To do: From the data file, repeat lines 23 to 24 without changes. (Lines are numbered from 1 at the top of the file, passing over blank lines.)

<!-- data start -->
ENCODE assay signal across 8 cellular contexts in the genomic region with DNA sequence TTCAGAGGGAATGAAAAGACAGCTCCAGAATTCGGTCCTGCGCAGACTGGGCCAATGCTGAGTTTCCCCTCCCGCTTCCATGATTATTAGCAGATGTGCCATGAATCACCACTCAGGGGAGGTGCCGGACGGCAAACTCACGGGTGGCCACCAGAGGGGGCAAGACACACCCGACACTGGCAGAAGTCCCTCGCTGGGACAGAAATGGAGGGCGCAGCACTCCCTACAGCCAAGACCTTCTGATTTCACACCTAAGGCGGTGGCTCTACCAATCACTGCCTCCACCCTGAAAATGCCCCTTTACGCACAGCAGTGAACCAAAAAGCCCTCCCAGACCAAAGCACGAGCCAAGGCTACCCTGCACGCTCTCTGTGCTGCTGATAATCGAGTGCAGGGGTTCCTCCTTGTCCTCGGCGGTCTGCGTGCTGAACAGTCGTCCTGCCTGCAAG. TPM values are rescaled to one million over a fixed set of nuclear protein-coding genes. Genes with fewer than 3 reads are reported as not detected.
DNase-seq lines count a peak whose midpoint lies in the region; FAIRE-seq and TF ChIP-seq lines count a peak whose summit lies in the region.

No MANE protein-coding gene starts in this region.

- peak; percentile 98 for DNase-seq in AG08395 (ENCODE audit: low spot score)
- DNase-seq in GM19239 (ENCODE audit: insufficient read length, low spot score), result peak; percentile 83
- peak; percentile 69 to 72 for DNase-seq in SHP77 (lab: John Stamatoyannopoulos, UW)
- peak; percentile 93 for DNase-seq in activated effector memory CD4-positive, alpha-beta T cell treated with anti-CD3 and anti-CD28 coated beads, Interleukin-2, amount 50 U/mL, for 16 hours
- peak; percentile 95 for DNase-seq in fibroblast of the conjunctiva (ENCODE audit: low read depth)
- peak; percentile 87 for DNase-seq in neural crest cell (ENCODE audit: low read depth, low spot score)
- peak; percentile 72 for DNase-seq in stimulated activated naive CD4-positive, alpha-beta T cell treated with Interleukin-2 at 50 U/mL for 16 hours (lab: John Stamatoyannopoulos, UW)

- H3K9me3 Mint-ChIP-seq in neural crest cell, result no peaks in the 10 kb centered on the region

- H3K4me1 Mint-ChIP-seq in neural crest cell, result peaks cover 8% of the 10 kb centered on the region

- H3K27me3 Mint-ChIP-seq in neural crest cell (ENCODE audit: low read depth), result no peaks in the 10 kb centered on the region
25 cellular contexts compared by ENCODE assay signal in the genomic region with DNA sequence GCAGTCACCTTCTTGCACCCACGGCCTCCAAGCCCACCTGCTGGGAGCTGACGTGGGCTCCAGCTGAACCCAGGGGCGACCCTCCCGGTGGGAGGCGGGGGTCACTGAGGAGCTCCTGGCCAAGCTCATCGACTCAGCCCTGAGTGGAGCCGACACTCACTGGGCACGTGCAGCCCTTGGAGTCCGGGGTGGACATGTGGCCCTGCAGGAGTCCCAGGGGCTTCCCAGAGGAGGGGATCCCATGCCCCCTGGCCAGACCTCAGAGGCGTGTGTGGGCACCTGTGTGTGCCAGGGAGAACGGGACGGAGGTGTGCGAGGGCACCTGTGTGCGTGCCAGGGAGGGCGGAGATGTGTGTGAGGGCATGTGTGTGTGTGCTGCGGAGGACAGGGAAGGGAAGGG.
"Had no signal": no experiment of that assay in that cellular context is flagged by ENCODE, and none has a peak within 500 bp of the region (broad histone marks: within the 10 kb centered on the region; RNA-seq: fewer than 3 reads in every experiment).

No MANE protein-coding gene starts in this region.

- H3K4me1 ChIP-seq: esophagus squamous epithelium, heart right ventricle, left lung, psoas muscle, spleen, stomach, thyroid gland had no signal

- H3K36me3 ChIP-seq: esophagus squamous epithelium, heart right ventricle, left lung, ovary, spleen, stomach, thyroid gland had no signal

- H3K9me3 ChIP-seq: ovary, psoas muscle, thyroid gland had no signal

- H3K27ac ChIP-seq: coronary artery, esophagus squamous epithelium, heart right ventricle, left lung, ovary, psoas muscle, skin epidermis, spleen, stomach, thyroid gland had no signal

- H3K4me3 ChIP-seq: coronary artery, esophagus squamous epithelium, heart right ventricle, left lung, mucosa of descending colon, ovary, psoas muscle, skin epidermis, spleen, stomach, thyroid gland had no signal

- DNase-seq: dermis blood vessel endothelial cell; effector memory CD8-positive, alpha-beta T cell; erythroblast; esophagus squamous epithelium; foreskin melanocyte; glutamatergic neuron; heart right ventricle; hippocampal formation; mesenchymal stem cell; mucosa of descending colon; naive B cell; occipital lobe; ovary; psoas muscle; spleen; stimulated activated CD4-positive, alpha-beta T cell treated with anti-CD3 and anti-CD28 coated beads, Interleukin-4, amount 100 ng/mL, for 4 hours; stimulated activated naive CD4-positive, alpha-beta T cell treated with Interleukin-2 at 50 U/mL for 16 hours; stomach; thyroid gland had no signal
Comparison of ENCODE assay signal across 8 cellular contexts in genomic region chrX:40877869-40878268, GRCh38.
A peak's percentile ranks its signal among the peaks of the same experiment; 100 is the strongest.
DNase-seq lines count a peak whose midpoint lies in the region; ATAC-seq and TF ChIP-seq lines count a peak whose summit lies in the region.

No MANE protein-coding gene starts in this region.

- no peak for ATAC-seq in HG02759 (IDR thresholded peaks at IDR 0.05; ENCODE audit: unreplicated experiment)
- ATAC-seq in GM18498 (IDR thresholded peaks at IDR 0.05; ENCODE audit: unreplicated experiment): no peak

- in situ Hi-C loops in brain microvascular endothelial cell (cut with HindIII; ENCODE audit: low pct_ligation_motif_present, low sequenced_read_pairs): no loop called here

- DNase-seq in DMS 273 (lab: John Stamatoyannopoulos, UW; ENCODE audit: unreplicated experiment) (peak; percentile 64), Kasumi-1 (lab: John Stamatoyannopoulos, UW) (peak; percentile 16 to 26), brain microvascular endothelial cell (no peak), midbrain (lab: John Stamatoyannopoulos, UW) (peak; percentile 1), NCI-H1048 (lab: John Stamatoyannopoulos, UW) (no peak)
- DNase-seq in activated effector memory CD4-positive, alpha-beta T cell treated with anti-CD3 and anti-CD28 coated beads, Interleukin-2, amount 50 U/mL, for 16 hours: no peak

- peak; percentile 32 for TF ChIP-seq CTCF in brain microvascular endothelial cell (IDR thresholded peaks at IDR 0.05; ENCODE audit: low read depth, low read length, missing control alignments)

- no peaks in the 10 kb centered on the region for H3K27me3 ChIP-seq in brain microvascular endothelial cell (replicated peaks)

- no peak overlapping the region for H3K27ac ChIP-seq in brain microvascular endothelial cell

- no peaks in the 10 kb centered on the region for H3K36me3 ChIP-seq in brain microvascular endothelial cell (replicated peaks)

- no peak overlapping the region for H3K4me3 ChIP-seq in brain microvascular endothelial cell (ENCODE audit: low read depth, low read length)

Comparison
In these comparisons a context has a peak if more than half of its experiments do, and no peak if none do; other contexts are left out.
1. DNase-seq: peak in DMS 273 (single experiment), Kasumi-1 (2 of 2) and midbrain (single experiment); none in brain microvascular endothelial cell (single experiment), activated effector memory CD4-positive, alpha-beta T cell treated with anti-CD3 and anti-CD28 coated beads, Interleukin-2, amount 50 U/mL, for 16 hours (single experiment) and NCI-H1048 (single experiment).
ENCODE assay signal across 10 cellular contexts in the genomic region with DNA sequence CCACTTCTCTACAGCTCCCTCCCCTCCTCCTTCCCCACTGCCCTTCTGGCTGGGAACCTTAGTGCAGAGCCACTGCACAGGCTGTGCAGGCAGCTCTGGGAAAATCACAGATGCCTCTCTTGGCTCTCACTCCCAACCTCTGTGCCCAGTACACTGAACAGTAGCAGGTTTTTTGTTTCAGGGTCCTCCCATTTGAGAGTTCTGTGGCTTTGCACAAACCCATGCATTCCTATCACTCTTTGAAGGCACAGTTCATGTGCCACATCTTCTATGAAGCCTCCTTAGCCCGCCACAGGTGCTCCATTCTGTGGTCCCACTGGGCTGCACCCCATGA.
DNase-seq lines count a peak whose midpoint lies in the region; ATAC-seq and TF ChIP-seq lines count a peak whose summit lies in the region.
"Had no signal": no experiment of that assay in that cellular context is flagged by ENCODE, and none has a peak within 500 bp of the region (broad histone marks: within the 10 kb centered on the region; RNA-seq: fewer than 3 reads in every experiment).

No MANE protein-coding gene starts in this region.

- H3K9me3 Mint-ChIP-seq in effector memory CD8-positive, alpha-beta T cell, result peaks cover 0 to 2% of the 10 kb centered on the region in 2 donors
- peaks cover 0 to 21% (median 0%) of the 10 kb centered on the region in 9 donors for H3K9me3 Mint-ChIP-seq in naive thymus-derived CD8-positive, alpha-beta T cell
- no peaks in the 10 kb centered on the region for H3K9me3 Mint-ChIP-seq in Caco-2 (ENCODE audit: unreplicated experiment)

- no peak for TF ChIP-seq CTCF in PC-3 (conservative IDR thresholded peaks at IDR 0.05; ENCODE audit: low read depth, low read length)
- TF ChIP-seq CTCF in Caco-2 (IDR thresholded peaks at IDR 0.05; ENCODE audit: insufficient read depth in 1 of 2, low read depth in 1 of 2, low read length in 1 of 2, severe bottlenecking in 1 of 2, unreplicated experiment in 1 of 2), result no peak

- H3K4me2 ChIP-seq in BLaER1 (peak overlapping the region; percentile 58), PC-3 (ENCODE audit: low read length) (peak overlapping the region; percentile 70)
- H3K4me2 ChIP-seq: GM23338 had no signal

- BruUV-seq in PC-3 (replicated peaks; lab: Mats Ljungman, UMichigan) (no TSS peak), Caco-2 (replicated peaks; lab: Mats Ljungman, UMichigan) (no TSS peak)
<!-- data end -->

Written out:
Comparison of ENCODE assay signal across 8 cellular contexts in genomic region chrX:40877869-40878268, GRCh38.
A peak's percentile ranks its signal among the peaks of the same experiment; 100 is the strongest.